That 10dB drop with loading suggests what I expected: this stacked output is not a low impedance. It is around 1,200 ohms at the load, 5K at the tube. In fact it is about the plate impedance of two 6SN7 working together. The top tube is NOT a cathode follower, and we do not get the ~500 ohms expected from a CF. If you want a low-Z output, you want the White Cathode Follower. Yes, it is unity-gain instead of gain=15: that's the trade-off.

In a way this is "good". Your C-L output coupling rings at about 20Hz. With a zero-Z source, the ring can be tremendous. I could not get any significant rise out of this plan, confirming that it is hi-Z and won't let the C-L network ring.

However, output UNloaded, you get a 20Hz ring that shorts-out the output tube, and THD will rise.

I'd make that first plate resistor larger. Not for gain or output, but so it eats less current and B+ filtering is cheaper. If we assume we want buzz below hiss, 0.2uV hiss before the transformer is 2uV after the tranny and 20uV at the plate. PSRR is 6dB-10dB, so 40uV ripple on the first stage B+. If we assume 1V ripple at the main filter cap, we need 88dB ripple reduction! Disdaining all sand-state devices, or the heat and dubious performance of vacuum regulators, we need 3 or 4 more R-C sections to get the B+ clean enough for the first stage. Large input stage current means low-R resistors which means hi-C hi-$ caps. (This may not be a big deal at today's cap costs.)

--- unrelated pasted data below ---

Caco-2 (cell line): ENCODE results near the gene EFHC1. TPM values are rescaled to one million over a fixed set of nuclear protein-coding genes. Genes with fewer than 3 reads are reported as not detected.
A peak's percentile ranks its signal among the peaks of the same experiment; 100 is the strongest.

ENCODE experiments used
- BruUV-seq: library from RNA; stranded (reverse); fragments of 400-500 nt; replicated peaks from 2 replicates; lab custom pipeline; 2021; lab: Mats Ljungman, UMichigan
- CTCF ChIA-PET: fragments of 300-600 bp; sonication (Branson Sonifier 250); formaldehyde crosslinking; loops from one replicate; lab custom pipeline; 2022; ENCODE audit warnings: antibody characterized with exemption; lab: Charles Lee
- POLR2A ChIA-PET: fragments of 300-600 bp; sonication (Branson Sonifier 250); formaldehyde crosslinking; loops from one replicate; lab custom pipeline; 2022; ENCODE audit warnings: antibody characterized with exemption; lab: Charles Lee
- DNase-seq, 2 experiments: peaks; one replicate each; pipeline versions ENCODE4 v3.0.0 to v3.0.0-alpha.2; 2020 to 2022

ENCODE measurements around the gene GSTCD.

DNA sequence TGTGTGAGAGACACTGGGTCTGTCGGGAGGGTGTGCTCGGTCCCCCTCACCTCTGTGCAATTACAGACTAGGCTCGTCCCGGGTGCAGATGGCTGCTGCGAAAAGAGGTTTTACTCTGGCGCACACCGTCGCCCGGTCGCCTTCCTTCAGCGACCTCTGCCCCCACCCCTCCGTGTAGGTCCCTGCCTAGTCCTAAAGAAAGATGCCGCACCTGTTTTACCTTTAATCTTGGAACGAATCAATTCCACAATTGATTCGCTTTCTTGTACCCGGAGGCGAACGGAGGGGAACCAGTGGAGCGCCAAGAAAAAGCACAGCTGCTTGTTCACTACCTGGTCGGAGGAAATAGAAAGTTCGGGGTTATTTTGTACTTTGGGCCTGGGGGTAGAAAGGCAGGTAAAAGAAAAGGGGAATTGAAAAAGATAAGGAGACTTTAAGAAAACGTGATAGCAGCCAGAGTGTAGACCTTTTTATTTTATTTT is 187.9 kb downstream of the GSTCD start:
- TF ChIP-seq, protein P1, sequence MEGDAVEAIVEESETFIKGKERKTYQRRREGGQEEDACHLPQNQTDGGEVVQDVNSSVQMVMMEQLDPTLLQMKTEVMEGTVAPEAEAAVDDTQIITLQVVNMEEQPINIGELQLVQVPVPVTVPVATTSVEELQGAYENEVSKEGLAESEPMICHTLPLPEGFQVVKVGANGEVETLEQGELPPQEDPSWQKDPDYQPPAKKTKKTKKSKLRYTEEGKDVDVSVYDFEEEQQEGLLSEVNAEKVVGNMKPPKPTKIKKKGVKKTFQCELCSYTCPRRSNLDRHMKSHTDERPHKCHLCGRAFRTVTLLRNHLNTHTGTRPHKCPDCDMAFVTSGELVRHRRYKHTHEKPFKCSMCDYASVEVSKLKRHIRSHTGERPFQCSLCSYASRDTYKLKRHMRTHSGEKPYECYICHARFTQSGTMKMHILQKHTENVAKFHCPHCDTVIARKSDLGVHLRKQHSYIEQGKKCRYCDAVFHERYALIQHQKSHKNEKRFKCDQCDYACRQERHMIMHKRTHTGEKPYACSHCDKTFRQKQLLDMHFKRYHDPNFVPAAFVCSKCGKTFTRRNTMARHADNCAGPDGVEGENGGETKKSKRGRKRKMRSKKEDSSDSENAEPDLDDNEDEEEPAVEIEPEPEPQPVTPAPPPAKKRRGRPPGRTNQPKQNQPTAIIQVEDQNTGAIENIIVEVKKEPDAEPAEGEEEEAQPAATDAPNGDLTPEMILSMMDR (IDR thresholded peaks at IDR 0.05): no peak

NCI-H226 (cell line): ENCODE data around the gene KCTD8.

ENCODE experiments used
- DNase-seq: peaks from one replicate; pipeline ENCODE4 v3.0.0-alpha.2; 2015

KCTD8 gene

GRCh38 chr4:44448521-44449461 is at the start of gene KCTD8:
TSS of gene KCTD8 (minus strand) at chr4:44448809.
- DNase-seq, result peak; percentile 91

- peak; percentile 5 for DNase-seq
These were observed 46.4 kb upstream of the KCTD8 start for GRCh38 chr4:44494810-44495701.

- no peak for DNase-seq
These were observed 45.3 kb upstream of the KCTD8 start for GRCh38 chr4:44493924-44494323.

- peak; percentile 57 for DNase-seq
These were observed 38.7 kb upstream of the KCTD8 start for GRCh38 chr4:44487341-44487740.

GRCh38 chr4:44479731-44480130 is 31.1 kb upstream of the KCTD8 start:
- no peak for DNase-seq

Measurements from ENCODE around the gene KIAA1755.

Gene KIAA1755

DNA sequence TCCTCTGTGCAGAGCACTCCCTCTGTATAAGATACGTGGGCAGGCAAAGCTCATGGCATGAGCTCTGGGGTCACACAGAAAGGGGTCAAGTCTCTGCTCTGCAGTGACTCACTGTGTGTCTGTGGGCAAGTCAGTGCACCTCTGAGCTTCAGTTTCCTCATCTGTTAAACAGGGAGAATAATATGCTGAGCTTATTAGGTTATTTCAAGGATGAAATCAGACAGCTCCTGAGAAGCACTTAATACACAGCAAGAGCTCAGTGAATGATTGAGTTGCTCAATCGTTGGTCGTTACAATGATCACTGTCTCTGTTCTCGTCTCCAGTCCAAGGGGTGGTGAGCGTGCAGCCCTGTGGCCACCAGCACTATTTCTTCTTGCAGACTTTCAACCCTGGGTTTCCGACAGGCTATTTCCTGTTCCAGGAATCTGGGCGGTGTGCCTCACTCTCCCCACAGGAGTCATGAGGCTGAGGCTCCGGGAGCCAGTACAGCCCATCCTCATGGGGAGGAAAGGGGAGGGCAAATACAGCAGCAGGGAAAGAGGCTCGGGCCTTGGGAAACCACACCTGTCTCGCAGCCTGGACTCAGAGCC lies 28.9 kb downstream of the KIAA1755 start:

The main "failing" that I see is that, at mid-band, it will hardly make +18dBm in 600 ohms at clipping. 6dB below clipping, THD is like 4%. In 10K load it can make 20V rms at clipping, OK.

If the top tube is replaced with 10K resistor, and bottom output tube cathode resistor reduced to 330 ohms: gain is 27dB into 600, 35dB into 10K. And it gives +21dBm at clipping. Actually -lower- output impedance and higher output power! Not much, but you save one tube, one heater, one above-ground heater that could break-down, and no downside except double the B+ drain.

rafafredd

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6SN7 / 6CG7 preamp
« Reply #3 on: January 08, 2006, 10:30:09 AM »
PRR, your circuit analyses is just great!

Quote
Is "0.001%" the pot setting? That is not realistic.


Yes, it was.